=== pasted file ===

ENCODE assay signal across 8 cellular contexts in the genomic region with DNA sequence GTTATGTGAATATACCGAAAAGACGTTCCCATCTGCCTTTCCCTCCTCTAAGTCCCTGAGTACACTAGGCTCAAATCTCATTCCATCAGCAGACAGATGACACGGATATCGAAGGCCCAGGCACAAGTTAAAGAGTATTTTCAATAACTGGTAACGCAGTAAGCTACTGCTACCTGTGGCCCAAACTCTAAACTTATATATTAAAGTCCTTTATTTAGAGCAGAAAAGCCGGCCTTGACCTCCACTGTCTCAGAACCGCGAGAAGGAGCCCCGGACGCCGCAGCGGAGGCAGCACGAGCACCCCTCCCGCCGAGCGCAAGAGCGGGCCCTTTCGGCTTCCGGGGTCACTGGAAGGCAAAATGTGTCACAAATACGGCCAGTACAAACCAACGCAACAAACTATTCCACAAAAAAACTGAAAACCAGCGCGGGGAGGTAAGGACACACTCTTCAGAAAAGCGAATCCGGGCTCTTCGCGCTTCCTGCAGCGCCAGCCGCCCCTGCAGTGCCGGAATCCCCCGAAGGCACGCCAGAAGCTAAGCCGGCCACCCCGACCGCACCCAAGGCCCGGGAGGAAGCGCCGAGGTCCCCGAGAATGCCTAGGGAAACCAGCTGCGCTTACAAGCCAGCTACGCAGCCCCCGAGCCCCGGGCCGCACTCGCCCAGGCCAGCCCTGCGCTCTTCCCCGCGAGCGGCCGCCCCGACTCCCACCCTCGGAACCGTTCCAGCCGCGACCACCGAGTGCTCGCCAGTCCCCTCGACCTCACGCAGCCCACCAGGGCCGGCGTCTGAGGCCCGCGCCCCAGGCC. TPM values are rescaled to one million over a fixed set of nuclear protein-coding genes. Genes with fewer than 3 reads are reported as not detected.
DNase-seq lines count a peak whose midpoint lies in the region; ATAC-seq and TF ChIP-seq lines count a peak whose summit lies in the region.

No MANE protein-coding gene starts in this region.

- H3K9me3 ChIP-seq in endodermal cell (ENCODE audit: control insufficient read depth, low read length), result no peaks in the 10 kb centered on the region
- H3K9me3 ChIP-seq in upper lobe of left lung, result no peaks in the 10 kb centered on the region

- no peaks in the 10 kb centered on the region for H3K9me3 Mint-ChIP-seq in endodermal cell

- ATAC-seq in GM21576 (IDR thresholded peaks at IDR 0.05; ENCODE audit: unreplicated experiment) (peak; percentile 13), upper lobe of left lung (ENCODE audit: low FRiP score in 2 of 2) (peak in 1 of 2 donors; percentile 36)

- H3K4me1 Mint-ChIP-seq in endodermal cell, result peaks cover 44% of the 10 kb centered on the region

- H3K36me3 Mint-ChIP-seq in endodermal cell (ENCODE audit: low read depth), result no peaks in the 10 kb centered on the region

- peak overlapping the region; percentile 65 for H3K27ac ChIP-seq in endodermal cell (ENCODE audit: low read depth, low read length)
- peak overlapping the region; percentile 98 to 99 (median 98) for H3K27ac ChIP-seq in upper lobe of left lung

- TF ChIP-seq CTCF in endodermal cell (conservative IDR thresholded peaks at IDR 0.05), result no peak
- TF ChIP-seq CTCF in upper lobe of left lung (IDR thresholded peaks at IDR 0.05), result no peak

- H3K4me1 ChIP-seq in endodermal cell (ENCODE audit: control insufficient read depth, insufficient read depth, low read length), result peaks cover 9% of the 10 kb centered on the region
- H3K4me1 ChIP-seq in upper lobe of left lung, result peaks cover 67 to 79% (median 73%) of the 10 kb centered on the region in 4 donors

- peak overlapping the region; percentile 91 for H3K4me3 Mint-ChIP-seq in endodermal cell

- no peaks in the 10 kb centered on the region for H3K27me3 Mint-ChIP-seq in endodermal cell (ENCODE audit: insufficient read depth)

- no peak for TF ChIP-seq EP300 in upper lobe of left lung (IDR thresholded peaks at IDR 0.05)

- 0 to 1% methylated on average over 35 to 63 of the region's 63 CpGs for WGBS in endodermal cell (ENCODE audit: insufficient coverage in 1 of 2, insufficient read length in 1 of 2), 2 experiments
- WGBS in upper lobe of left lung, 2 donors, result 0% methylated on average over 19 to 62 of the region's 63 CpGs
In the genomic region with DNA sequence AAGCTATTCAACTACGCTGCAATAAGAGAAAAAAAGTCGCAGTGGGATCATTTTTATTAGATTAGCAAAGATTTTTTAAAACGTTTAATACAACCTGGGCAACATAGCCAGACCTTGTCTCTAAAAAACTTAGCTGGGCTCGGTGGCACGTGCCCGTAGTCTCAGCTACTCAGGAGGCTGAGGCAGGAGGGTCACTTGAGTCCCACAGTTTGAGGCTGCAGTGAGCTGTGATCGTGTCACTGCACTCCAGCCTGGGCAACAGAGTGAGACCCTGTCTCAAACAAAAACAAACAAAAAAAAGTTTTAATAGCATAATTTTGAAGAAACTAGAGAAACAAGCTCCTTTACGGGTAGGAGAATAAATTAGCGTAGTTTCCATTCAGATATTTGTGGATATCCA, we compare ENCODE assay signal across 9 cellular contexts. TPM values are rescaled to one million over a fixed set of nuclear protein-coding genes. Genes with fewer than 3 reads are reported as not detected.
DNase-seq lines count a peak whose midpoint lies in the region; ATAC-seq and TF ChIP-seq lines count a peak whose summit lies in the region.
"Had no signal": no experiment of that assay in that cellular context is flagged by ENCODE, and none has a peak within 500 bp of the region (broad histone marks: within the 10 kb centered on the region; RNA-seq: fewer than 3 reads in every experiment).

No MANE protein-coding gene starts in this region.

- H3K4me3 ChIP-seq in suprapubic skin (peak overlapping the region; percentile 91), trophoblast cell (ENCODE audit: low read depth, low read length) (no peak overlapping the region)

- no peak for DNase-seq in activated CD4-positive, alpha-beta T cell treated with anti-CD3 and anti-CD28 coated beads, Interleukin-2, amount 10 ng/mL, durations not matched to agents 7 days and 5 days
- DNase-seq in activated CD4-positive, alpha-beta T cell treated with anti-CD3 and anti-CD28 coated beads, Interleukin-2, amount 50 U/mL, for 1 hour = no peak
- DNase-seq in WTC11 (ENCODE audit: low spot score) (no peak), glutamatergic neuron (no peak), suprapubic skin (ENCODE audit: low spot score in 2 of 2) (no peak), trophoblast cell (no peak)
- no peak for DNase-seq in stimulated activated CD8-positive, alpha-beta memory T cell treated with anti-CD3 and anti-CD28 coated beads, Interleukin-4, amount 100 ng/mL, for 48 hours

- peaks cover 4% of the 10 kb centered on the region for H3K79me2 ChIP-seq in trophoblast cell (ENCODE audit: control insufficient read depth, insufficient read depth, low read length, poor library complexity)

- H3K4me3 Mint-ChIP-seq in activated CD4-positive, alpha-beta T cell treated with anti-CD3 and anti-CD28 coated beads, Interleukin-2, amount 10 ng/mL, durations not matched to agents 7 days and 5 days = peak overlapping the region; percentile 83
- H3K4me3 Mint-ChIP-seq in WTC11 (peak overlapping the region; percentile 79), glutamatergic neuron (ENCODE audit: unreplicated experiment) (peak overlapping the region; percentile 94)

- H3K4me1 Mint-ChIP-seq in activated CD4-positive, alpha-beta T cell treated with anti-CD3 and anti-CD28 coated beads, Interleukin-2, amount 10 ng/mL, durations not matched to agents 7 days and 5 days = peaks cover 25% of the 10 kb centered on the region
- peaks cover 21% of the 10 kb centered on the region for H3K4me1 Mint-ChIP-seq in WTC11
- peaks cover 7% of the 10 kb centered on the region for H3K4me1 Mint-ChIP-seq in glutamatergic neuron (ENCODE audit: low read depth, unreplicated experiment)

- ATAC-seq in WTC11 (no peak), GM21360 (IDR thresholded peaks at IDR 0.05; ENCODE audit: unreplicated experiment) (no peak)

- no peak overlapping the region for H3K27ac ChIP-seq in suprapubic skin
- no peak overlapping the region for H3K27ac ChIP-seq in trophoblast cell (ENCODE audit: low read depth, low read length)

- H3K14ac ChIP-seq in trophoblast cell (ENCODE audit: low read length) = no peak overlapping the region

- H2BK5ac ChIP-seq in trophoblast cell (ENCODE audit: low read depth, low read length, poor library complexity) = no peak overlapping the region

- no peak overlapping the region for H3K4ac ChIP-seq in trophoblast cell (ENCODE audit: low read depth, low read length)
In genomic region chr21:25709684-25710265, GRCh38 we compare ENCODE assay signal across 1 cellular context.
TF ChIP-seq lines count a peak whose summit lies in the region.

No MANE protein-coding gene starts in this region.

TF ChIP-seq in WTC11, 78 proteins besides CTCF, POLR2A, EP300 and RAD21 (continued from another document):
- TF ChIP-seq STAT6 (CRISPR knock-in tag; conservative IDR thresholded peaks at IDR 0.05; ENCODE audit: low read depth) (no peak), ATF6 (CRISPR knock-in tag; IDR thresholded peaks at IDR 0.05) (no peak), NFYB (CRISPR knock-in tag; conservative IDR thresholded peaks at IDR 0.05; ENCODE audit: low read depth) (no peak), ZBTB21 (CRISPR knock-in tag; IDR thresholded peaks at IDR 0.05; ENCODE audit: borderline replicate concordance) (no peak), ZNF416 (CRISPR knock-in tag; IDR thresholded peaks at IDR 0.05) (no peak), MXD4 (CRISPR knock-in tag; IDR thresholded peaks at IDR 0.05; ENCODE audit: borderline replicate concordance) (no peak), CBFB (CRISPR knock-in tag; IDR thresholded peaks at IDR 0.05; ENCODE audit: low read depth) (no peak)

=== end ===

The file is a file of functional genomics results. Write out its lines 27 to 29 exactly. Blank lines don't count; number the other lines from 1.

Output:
- DNase-seq in activated CD4-positive, alpha-beta T cell treated with anti-CD3 and anti-CD28 coated beads, Interleukin-2, amount 50 U/mL, for 1 hour = no peak
- DNase-seq in WTC11 (ENCODE audit: low spot score) (no peak), glutamatergic neuron (no peak), suprapubic skin (ENCODE audit: low spot score in 2 of 2) (no peak), trophoblast cell (no peak)
- no peak for DNase-seq in stimulated activated CD8-positive, alpha-beta memory T cell treated with anti-CD3 and anti-CD28 coated beads, Interleukin-4, amount 100 ng/mL, for 48 hours